So, that whole mess with the comments from family members like, “What’s with the skirts? Are you a missionary now?”
        And “are you going to wear those everyday?” I was also questioned by my brother about why I don’t wear makeup anymore and how I look like I don’t care about myself…It all became a bit daunting. I didn’t decide to wear skirts so I could look holier than though and that seems to be the impression that it gave people. I found that I had to explain myself a lot. That is really sad actually!
        Thanks for letting me share.

        1. Cara,

          I love making dramatic changes all at once. Some people prefer to make changes more slowly. But it is interesting that you got so many negative comments from your family. I guess my family was pretty tolerant! The main comments I got were, “I like your skirt!” I did have one tech at work a few years later ask me why I only wore skirts. She was one of the only people who every said anything about it other than a compliment.

          I love flip flops and long skirts in the summer. And boots with skirts a bit past my knees in the winter. 🙂

          I think your family probably loves you and was concerned about you – maybe wanted to be sure you were okay. If you want to talk about possible responses to negative comments, we can definitely think about some together.

          I really like skirts with elastic waists. They are SO much more forgiving than jeans or pants.

          So thankful you are free from so many chains. I love that!

          Much love,

        2. So very sorry to read the feedback you got when wearing skirts, but glad you’re here with April! <3 You know, no one made a fuss over a gal who wore skirts everyday at the office I used to know. She was a larger lady, and it was almost as if people figured she wore them because she was larger. :/ I get comments every once in a while… "One of these days you're going to come in here wearing pants", stuff like that. I have a few replies I like to use. 🙂 One is just a silent smile. Another is, "Ladies have options as we age. Some show more skin, others play the feminine lady card." (and I let them decide which one I am) Another favorite is a heavy pause, then making a cautious attempt to 'explain because it's complicated', then smiling playfully saying at a whisper level, "Because I like skirts." 😉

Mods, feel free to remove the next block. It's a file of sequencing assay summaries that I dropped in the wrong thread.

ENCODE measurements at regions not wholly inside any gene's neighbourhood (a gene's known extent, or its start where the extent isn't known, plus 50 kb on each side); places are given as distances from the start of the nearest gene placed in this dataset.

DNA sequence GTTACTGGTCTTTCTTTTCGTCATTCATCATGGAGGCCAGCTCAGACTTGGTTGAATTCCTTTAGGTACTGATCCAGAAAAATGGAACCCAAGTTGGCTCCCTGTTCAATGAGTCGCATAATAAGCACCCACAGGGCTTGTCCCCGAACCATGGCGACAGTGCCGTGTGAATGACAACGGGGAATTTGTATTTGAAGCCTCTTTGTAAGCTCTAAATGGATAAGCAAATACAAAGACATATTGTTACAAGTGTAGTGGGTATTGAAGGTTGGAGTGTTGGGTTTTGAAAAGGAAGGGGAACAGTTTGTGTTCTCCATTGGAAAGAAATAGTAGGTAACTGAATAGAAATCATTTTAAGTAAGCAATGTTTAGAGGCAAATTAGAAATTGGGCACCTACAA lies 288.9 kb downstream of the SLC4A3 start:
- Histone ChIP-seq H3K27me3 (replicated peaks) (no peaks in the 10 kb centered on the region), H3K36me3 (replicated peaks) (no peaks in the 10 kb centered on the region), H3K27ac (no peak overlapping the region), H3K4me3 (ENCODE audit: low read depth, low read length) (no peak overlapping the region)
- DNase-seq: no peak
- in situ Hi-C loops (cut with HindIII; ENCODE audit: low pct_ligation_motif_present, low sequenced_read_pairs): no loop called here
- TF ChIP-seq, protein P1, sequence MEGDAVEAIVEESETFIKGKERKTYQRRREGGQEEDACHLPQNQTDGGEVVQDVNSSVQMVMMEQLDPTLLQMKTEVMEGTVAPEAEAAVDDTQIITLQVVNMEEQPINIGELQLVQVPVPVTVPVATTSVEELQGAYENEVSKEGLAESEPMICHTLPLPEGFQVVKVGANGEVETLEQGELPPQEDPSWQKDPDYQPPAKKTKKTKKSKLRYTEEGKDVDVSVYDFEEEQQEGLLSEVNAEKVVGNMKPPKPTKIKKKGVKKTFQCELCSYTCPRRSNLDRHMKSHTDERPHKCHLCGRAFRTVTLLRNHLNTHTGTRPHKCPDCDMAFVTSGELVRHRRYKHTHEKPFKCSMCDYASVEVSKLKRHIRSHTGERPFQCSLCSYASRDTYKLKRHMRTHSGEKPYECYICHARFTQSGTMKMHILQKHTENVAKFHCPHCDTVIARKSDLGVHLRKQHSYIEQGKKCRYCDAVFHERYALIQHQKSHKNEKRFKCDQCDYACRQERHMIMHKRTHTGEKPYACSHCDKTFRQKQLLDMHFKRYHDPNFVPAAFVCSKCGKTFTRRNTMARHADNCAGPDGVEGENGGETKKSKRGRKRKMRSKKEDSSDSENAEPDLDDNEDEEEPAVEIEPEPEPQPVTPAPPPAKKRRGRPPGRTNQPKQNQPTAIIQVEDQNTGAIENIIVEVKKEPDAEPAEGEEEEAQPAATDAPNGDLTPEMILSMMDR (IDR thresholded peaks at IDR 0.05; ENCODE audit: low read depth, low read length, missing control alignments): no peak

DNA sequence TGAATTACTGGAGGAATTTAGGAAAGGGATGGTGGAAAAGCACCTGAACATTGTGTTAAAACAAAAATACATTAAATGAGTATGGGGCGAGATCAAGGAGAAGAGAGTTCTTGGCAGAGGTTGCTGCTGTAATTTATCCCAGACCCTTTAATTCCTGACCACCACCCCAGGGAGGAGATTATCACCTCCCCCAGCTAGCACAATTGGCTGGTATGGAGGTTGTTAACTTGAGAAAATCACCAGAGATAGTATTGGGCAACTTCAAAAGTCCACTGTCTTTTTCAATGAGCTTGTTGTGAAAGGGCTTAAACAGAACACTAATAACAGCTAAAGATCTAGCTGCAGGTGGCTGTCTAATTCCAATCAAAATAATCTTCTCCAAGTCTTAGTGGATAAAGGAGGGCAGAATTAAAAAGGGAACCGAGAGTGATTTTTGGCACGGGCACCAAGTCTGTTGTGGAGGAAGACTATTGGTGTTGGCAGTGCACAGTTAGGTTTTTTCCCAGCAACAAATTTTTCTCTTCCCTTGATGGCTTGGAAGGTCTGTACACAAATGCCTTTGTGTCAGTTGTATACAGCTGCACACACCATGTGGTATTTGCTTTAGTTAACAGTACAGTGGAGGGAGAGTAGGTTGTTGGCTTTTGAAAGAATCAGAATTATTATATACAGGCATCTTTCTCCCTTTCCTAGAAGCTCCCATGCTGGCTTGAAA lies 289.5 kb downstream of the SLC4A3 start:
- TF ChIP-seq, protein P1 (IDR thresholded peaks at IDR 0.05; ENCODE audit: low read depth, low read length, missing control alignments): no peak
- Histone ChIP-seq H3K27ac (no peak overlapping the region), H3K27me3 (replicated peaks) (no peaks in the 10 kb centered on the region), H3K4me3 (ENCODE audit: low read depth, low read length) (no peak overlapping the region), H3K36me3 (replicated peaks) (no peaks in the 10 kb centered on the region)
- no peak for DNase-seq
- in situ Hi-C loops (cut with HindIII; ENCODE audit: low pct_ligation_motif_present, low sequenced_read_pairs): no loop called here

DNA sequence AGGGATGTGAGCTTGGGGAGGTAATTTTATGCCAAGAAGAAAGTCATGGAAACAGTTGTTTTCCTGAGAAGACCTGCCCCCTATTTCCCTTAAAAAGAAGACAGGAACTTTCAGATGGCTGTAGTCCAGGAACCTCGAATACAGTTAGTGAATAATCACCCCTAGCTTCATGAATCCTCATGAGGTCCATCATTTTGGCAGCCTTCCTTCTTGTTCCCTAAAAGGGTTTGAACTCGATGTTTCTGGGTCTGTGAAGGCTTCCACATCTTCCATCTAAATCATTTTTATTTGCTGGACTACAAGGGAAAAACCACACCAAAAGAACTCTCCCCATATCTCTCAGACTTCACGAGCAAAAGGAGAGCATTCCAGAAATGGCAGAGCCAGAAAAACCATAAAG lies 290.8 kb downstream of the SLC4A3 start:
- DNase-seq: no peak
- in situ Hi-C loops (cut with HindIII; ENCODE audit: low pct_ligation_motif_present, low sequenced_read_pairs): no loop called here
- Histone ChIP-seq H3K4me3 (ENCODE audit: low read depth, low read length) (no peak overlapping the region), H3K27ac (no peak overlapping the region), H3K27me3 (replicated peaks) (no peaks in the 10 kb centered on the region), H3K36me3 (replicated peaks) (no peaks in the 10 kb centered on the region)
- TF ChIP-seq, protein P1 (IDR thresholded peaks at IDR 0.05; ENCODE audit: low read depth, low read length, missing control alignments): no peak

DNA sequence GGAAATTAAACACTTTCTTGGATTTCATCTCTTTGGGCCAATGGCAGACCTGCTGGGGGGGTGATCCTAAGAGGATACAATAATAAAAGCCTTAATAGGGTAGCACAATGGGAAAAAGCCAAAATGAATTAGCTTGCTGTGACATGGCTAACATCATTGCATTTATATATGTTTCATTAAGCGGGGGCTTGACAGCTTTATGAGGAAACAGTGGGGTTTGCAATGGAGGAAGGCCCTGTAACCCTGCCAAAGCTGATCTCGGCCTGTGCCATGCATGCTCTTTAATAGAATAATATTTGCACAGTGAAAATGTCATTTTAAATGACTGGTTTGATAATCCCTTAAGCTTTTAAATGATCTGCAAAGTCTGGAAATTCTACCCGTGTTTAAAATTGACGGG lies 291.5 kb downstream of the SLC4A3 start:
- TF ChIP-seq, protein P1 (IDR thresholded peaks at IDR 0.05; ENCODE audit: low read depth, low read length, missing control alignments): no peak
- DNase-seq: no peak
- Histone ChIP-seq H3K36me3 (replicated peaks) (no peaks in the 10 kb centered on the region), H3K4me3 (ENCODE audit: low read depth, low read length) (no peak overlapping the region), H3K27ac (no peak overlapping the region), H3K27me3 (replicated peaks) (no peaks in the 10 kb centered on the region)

1. Anonymous,

            I have had a guy say, “I want to see you wear pants.” One of my patients, actually. A patient who loves to ogle the other women who work with me. I simply say, “I only wear skirts.” Or “I like skirts.”

            Now, if it is someone who truly seems interested in why I wear skirts, I may tell them, briefly, only if they ask, about modesty and femininity. But for the most part, I have found a simple, “I like skirts” to be adequate along with a smile.

            Thank you so much for sharing these helpful suggestions with Cara and for reaching out to her.

            Much love!

  5. I also want to add that the past 10 years for me have been a time of really accepting myself as far as body image is concerned.

    It’s been a process of letting go very slowly and one step at a time. I’ve let go of fashion standards, I’ve let go of trying to cover grey hair and just accept it as a crown of glory, I’ve let go of hiding behind makeup so that I can show the face that God gave me, I’ve let go of trying to maintain a certain weight (which has been the hardest one so far) but instead to focus on being beautiful on the inside as God sees fit. Now maybe wearing skirts is a better option for me since it is more forgiving in the waist and thigh areas than jeans are! Lol! I still have such a long way to go but many chains that held me prisoner to myself are long gone! Praise Jesus for that freedom!

  6. Thank you for sharing this, April! I love your distinction between personal convictions about specific standards of modesty and looking at the principles of modesty as shown in God’s Word. I began experimenting with wearing primarily skirts a couple of years ago, and have found them SO comfortable and feminine! I DON’T think it is sinful to wear pants (honestly, both pants and skirts can be either modest or immodest depending on the cut and style), but have enjoyed exploring how to wear skirts in non-frumpy and stylish ways! I have found Lands End to be a wonderful source for modest and comfortable swimwear!

    1. Kristi Bothur,

      Hey, sweet friend! I’m glad you liked the post.

      Yes, there are some pants that are quite modest. And some skirts that are not modest.

      We appreciate the recommendation for Lands End. I didn’t realize they had modest swimwear.

      Much love! <3